Dowden writes, "I wanted to show paganism in action, see what it looked and felt like, let the reader see the evidence and listen to the authors, even boring old Caesarius of Arles and grumpy Maximus of Turin."

And all the while contemporary Paganism will be in action in the temporary autonomous zone of festival-time.

Monday, June 07, 2004

"Are you ready to get your Jesus on?"

is a line from Saved, a new high-school comedy set in a private Christian school, and it's already being denounced predictably as "extremely offensive" from that quarter. National Public Radio's Bob Mondello's audio review is here.

Yes, if you have recovered from the culture-war battle over Mel Gibson's Passion, get ready for another one.

Sunday, June 06, 2004

Another candidate for Atlantis

A German archaeologist thinks that he has found the site of lost Atlantis, the BBC reports.

Satellite photos of a salt marsh region known as Marisma de Hinojos near the city of Cadiz show two rectangular structures in the mud and parts of concentric rings that may once have surrounded them.

"Plato wrote of an island of five stades (925m) diameter that was surrounded by several circular structures--concentric rings--some consisting of Earth and the others of water. We have in the photos concentric rings just as Plato described," Dr Kuehne told BBC News Online.
Psychological polytheism

The Juggler links to a piece by a writer discovering the psychological polytheism of James Hillman.

"Hurray," I say. But I have to say too that Hillman's psychological writing takes some getting used to. The best introduction might be the collection A Blue Fire, introduced and edited by Thomas Moore.

And let me put in a plug for Ginette Paris' books Pagan Grace and Pagan Meditation too.

Psychological polytheism rejects the idea of a single, true "self," instead admitting that we all function as a collection of selves, Hillman seems to suggest too that "soul" (one of his favorite words, and used in his own way) is made over time rather than bestowed by a creator deity.

Hillman's thinking is often capital-A Archaic; in other words, more in line with the previous 30,000 years of human culture than with 20th-century psychology. But he also does what philosophers should do: tell you how to live. Here's a sample from the Scott London interview linked above:

Hillman: It's important to ask yourself, "How am I useful to others? What do people want from me?" That may very well reveal what you are here for.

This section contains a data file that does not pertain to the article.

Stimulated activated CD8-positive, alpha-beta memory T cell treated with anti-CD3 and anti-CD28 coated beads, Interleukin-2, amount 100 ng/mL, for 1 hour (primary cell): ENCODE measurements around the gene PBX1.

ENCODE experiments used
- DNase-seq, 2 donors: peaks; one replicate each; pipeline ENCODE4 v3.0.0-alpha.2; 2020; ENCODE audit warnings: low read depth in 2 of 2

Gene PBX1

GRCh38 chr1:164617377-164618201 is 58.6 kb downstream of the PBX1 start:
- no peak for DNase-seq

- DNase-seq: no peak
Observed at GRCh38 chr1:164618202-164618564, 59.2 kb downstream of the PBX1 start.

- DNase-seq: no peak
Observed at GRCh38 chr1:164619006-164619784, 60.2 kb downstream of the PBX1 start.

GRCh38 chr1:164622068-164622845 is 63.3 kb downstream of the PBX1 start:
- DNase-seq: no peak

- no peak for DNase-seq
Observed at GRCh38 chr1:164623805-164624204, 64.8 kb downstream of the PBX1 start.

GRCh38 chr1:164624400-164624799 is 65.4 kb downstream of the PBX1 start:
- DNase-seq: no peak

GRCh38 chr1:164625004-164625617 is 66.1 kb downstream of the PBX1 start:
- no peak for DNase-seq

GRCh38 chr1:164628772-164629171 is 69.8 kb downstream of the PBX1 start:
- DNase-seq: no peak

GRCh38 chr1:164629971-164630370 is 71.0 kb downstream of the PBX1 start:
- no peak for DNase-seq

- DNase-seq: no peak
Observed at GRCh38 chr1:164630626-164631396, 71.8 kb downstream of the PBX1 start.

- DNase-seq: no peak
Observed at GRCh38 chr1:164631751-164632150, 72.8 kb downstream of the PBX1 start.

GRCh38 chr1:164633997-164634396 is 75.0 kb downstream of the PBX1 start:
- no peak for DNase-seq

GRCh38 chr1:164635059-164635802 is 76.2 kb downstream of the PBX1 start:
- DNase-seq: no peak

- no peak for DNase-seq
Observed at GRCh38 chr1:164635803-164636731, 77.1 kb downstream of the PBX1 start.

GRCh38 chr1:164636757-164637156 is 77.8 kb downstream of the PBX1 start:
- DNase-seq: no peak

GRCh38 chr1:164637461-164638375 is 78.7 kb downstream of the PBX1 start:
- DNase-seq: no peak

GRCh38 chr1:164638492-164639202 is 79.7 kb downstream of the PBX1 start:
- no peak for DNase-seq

London: You've written that "the great task of any culture is to keep the invisibles attached." What do you mean by that?

Hillman: It is a difficult idea to present without leaving psychology and getting into religion. I don't talk about who the invisibles are or where they live or what they want. There is no theology in it. But it's the only way we human beings can get out of being so human-centered: to remain attached to something other than humans.

Saturday, June 05, 2004

Somehow I always suspected . . .

The Salt Lake City Weekly has a feature story on how Jay's Journal, that staple of the nice-kid-caught-up-in-the-occult genre, is basically a fake. (Go Ask Alice is another.)

Titled Jay's Journal: The shocking diary of a 16-year-old helplessly drawn into a world of witchcraft and evil ... the book changed Alden from a sensitive, questioning young man with a high school girlfriend and sympathies toward Eastern religion to a curious teenager who unwittingly finds himself participating in vile satanic rituals, crazed sex with a girlfriend named Tina and outrageous acts of supernatural black magic. The book remains true to Alden's fate, however. By book's end, Jay kills himself.

Me, I was never caught up "the occult." It's because I knew that "occult" is an adjective--as in "the occult what?" (Sheesh, talk about a "disease of language.")

Thanks to The Pagan Prattle.
War is not just between soldiers

Sometimes I play computer games. Tropico, also known as "SimCuba," was a favorite, as were Atomic Games' Operation Crusader and Stalingrad. I played every variation on the latter, until I was convinced that I could have won the Battle of the Don and saved most of the Romanian forces too. (Just take Gen. Von Manstein's advice: stage a "communications breakdown" with Berlin and then evacuate Stalingrad, no matter what Der Fueher says.)

But I digress. The point here is that this article, using the language and humor of computer war- gaming, makes some valid points about not only the current Iraq and Afghanistan fighting, but on whatever will follow them as well.

Thanks to Belmont Club for the link.

Friday, June 04, 2004

The Goth menace and bureaucrats at play

What happens when a town gets a six-figure federal grant to study the pseudo-problem of Goth kids? Not much, except that people in charge get to travel to lots of conferences.